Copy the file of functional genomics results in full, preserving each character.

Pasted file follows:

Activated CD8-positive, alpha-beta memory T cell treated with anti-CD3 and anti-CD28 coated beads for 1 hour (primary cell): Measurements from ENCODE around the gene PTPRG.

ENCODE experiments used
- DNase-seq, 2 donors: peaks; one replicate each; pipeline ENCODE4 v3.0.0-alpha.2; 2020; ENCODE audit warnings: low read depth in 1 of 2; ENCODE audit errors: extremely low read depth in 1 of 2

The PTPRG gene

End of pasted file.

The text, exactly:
Activated CD8-positive, alpha-beta memory T cell treated with anti-CD3 and anti-CD28 coated beads for 1 hour (primary cell): Measurements from ENCODE around the gene PTPRG.

ENCODE experiments used
- DNase-seq, 2 donors: peaks; one replicate each; pipeline ENCODE4 v3.0.0-alpha.2; 2020; ENCODE audit warnings: low read depth in 1 of 2; ENCODE audit errors: extremely low read depth in 1 of 2

The PTPRG gene